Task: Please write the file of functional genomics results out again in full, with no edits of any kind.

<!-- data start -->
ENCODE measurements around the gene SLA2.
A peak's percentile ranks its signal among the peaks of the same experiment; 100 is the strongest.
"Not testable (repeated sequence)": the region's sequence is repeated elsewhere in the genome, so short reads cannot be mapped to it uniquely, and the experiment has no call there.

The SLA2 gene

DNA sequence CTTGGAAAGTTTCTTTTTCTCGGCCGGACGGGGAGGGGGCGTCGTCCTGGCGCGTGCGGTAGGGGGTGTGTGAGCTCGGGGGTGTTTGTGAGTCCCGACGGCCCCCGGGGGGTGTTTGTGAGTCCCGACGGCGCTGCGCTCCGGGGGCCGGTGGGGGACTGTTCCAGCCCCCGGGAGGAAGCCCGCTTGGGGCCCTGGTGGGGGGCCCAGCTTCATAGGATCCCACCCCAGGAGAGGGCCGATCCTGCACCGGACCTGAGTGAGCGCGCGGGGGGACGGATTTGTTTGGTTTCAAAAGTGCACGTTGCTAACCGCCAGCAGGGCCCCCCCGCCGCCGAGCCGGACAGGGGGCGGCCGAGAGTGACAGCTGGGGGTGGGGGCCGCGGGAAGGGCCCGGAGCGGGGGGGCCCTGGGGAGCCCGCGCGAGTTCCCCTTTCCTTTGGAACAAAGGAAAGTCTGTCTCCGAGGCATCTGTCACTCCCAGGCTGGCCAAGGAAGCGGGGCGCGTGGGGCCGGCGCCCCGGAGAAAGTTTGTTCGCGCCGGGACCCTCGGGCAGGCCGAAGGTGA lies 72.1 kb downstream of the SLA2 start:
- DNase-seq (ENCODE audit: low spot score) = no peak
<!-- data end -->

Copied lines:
ENCODE measurements around the gene SLA2.
A peak's percentile ranks its signal among the peaks of the same experiment; 100 is the strongest.
"Not testable (repeated sequence)": the region's sequence is repeated elsewhere in the genome, so short reads cannot be mapped to it uniquely, and the experiment has no call there.

The SLA2 gene

DNA sequence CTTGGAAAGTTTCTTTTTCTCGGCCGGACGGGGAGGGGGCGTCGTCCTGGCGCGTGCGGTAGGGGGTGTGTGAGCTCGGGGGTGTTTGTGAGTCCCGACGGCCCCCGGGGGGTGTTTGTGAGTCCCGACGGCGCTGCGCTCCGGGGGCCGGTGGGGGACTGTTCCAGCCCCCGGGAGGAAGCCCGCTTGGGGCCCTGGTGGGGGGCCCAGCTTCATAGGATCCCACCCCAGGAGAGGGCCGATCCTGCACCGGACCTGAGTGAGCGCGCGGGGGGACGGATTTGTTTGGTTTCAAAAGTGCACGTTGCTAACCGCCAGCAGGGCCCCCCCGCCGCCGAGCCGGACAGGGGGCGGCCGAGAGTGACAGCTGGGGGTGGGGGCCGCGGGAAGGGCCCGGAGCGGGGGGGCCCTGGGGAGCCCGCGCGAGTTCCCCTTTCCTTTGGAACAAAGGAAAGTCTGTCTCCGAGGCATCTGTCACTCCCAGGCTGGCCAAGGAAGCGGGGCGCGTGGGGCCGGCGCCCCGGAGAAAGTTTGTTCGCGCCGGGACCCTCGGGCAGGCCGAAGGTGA lies 72.1 kb downstream of the SLA2 start:
- DNase-seq (ENCODE audit: low spot score) = no peak